There is a good 12" of snow on the ground, and it's COLD.
But my mind has wandered to the coming spring, and I am eagerly anticipating starting the growing season. It will begin in the basement next month, and should continue, weather willing, into October or November. I am planning to start a few crops from seed this spring to get a head start on my zone's short growing season, especially for long crops like tomatoes. I've also gotten mostly set up for composting indoors and outdoors.
Setting up a small box in the backyard and filling it with yard waste is an easy setup for outdoor composting, and is a much more efficient use of space than grass. (Pretty much anything that produces rather than consumes is a better use of space than grass.)
While I can't start that box until spring, I'm starting to make compost NOW, INDOORS. Through the magic of vermicomposting, I will have fresh fantastic compost in a few months AND it will come from my junk mail and food scraps. :)
My preoccupation with the future resonated in my present this week when I decided to make scones for work-breakfasts. Baking is usually cheap, and scones seemed like a good way to use some sour cherries I'd pulled from the freezer absentmindedly the night before.
What resulted was especially good reheated with a cup of coffee, but it was also a reminder for me at this time of year. Now is the time of planning and nesting: the calm before (after) the storm of planting, keeping, harvesting, and preserving. Winter, though it is a time of general leanness, is also the time to enjoy the fruits of the labor of many months ago.
Some time last summer, my dear aunt pitted gallons of sour cherries, since her trees produced them in such abundance in its weeks of bounty. She gave me pounds of them, which I used mostly at once on cobblers and bread. After days straight of the pure bliss that is sour cherries, I got some sense about myself and froze a small quart bag in late July of 2008. Here, six months later, I am thanking my dear sweet self of July for thinking of little 'ol January me, who has forgotten the taste of fresh fruit other than citrus.
I wanted to make something to stretch the little supply I have, and I wanted something substantial enough for breakfast. I also wanted the berry to really shine, and thus the bread to be just barely sweet. Scones seemed like the answer. I adapted this recipe from Joy of Baking. I used some wheat flour along with the ap flour, and used my fresh sour cherries instead of cranberries.
1 c. all purpose flour
3/4 c. whole wheat flour
1/3 c. granulated white sugar
1/4 tsp. salt
3/4 tsp. baking soda
1 tsp. baking powder
1/2 c. (1 stick) unsalted butter, cold and cut into small pieces
3/4 c. old-fashioned rolled oats (Do NOT substitute quick oats here. They will not work.)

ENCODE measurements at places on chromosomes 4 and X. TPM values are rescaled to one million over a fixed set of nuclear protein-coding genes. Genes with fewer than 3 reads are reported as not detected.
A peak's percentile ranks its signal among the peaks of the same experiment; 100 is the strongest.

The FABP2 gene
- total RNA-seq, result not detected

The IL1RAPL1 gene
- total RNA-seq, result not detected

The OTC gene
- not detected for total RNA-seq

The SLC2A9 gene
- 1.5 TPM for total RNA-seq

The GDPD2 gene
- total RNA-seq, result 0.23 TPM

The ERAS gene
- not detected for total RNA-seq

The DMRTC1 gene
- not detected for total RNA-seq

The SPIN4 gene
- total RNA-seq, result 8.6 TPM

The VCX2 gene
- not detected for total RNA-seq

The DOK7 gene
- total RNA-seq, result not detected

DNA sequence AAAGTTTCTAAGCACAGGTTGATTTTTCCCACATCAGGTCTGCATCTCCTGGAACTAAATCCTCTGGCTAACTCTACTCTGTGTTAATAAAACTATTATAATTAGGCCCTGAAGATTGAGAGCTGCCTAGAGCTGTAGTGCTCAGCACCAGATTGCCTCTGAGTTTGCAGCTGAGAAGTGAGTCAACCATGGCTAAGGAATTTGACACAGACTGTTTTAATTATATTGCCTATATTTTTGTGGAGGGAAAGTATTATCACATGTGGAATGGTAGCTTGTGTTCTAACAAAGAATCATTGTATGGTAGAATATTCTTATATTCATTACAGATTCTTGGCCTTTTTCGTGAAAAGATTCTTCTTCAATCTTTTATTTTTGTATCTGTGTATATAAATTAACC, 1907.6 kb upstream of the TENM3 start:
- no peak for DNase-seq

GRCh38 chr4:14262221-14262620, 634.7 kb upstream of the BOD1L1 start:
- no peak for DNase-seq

1/3-1/2 c. fruit (cherries, raisins, apricots, whatever.)
1/3 c. milk
Whisk together dry ingredients, save the oats and fruit. Work in the fat with your fingers or a pastry blender until it's the texture of sand. (This wikibooks photo is right on.) Move quickly to prevent the butter from melting.
Add the oats and fruit. Then, add just enough milk to bring the mixture together. On a floured surface, knead the dough four to five times. Roll it out into a circle 1 1/2-2 inches thick. Cut like a pie into wedges, reshaping them to be equal in height and size.
Brush each slice with egg wash. (beaten egg+water)
After I took these photos, I remembered that I also had some raspberries in the freezer, so I shoved a few of them whole, frozen, onto the top of a few scones before I baked them.
Cook at 375 for 15-18 minutes or until lightly browned.
I put these under a broiler for a minute at the end to get the surface brown, but you don't want to overcook scones, as they get tough very easily.
This tart juicy fruit was a perfect reminder for me that there is work for every season and that awareness of the our daily duties and their future benefits is a rhythm that my generation has mostly lost and that we must strive to reclaim.
James Taylor insists that "enjoying the passage of time" is the secret to life, and I might be inclined to agree that resigning to and embracing passing time is the best attempt at peace. Enjoying, knowing, and participating in the rhythm of the seasons is important to food, and life. (I also think of this song by XTC.)
I am lucky to live in a place that truly experiences four seasons each year. Heck, even five.
I'll leave you with some photos of the sky this winter has given me, as well as my fancy-new camera can portray them.
That's all for now. What are you plotting for this spring?
Civics lesson: SNAP amendments to the farm bill
6 hours ago